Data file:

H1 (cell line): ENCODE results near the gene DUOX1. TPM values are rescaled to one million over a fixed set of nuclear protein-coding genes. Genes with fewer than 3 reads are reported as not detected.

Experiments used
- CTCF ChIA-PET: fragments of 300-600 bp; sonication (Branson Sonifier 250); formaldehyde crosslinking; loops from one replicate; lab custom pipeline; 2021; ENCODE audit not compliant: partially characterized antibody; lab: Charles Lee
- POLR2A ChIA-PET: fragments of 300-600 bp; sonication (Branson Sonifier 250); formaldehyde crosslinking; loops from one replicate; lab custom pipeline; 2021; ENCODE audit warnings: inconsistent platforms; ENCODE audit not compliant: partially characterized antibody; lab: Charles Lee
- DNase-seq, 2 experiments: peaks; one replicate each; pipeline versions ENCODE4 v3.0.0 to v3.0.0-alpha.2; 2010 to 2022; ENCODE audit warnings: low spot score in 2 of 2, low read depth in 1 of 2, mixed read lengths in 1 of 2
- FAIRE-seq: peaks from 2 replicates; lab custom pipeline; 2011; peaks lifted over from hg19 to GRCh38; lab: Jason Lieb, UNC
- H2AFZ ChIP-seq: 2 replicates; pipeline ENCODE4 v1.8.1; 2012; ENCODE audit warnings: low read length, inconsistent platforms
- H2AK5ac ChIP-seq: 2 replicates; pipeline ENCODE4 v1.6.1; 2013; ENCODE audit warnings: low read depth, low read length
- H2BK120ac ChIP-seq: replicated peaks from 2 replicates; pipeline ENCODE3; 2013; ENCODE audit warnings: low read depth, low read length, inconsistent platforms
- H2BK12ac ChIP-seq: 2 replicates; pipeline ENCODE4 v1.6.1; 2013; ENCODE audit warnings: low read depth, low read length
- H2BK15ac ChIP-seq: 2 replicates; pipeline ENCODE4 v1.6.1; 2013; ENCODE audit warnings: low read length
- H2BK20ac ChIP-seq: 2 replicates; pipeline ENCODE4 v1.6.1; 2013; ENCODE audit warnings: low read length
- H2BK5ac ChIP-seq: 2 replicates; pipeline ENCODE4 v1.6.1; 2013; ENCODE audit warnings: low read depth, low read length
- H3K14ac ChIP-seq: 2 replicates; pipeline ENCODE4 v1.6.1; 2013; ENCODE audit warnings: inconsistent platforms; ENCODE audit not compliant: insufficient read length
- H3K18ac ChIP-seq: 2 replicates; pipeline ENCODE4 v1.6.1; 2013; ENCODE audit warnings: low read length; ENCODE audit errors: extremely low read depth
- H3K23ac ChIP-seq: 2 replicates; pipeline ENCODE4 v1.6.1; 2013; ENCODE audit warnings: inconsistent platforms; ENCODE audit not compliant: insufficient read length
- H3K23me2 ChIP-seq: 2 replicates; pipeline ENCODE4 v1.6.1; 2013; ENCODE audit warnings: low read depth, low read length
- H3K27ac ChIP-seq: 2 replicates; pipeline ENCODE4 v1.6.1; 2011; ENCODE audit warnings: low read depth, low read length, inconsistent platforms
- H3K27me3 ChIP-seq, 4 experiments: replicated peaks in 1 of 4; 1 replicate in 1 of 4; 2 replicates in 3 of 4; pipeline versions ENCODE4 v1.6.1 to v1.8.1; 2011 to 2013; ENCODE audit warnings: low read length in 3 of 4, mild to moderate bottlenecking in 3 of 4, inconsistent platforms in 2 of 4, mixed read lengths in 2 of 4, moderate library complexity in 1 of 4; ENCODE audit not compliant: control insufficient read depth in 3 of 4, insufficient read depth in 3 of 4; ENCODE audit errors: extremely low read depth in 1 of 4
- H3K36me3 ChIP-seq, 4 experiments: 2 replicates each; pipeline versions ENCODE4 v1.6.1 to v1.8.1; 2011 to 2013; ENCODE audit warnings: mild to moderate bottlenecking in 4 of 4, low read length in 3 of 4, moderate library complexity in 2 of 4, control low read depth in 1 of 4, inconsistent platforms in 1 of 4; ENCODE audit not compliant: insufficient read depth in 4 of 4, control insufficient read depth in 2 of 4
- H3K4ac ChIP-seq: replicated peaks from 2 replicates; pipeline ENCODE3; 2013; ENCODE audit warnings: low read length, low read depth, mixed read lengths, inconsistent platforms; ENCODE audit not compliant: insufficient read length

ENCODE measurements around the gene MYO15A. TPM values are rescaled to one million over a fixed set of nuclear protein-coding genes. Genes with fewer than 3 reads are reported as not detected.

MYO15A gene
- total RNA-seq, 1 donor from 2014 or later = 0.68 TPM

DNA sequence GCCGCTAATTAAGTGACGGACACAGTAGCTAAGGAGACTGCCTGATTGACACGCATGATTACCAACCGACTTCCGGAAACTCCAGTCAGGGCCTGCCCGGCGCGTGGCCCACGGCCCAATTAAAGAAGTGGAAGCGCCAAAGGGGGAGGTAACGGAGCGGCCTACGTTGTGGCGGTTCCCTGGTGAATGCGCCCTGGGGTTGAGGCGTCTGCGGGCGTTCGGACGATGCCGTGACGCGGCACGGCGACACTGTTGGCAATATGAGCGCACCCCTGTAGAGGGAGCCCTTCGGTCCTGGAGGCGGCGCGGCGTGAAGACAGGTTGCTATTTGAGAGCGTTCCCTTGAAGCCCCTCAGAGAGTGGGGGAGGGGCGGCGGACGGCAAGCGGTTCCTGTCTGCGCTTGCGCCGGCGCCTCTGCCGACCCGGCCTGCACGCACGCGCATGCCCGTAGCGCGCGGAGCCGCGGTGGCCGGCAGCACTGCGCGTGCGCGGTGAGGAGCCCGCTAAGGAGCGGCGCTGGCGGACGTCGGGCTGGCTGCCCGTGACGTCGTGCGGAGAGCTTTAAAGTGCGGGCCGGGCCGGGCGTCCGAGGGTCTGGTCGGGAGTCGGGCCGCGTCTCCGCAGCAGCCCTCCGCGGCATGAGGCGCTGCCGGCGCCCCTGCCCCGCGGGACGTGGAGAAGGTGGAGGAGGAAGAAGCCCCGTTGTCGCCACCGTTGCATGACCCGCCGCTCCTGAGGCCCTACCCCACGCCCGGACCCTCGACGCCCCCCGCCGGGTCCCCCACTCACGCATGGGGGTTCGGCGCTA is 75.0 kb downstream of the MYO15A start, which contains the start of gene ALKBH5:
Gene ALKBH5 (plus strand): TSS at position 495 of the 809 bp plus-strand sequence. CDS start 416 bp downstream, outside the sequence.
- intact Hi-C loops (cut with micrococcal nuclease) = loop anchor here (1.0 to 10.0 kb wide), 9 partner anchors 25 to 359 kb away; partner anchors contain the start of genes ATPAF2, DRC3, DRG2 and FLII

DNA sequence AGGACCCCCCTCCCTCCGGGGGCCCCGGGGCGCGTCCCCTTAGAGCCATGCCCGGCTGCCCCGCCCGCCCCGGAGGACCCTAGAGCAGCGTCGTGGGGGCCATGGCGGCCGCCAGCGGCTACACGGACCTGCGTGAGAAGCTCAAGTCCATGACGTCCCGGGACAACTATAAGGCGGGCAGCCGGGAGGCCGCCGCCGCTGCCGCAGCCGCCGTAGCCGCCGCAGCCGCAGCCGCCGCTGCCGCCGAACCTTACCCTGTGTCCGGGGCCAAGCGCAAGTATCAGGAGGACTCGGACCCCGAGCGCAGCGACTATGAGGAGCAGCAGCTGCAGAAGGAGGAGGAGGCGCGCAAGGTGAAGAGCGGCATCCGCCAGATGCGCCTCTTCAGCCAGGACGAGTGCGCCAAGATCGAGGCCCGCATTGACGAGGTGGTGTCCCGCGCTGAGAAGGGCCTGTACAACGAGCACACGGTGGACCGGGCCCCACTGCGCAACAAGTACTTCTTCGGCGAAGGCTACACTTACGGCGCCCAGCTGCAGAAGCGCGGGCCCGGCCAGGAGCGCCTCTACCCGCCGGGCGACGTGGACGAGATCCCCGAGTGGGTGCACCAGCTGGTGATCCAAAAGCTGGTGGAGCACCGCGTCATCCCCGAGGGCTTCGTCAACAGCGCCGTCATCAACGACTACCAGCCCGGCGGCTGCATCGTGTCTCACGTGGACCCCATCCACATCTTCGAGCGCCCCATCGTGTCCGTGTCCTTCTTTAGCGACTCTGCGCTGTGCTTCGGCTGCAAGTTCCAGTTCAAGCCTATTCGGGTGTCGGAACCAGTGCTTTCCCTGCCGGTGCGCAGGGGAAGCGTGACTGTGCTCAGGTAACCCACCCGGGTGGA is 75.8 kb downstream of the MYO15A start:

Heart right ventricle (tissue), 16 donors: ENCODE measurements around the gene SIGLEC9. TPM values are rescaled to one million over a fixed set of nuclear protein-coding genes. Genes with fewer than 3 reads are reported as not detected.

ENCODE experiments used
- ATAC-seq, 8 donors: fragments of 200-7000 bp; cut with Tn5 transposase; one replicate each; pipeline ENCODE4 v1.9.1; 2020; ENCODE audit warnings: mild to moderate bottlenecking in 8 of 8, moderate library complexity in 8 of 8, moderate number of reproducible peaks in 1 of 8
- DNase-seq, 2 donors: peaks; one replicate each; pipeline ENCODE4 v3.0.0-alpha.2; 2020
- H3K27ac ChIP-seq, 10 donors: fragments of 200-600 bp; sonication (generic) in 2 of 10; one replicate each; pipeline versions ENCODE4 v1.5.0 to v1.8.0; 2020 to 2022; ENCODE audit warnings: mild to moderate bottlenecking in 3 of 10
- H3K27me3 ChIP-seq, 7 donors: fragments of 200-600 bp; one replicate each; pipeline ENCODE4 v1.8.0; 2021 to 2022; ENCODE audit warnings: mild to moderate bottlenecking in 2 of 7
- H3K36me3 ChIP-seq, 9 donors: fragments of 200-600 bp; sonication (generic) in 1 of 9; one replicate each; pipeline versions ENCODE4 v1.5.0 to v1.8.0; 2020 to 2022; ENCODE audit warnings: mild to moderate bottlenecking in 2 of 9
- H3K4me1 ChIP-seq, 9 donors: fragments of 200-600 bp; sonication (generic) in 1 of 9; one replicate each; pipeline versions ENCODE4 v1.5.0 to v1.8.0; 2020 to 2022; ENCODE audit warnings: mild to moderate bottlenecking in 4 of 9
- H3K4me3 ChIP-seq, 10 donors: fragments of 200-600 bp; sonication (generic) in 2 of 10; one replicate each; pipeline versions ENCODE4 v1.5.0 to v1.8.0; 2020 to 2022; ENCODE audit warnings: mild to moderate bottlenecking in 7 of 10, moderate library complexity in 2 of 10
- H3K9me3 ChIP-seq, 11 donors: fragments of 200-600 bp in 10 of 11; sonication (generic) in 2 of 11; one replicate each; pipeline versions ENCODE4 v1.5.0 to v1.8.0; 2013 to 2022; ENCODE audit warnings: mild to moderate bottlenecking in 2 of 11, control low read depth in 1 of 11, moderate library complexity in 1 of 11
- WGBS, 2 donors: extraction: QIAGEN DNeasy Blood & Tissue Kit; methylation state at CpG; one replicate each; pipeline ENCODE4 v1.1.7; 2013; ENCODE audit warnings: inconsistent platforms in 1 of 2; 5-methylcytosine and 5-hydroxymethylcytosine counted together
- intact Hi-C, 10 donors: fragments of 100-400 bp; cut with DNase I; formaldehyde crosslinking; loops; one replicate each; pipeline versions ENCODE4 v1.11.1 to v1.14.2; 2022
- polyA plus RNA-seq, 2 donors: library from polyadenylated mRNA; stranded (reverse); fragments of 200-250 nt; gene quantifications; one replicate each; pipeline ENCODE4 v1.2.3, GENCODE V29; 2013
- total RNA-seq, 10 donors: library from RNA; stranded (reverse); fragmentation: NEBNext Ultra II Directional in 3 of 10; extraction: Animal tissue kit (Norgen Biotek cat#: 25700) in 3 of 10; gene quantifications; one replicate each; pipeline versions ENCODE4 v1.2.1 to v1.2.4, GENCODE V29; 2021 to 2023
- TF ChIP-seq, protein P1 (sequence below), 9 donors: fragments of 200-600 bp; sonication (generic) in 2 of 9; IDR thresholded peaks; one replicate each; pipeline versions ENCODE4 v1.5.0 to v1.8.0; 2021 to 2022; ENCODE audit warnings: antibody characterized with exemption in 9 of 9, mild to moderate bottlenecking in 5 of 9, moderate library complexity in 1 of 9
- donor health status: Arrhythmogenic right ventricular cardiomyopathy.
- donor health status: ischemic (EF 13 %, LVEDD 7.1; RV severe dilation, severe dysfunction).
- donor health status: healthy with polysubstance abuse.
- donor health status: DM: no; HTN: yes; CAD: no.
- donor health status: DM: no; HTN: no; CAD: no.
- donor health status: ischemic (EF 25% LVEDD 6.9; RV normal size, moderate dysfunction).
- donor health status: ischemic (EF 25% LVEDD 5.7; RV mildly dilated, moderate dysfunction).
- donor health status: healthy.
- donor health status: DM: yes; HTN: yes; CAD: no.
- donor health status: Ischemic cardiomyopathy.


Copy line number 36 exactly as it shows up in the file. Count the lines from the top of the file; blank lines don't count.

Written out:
- H3K4me1 ChIP-seq, 9 donors: fragments of 200-600 bp; sonication (generic) in 1 of 9; one replicate each; pipeline versions ENCODE4 v1.5.0 to v1.8.0; 2020 to 2022; ENCODE audit warnings: mild to moderate bottlenecking in 4 of 9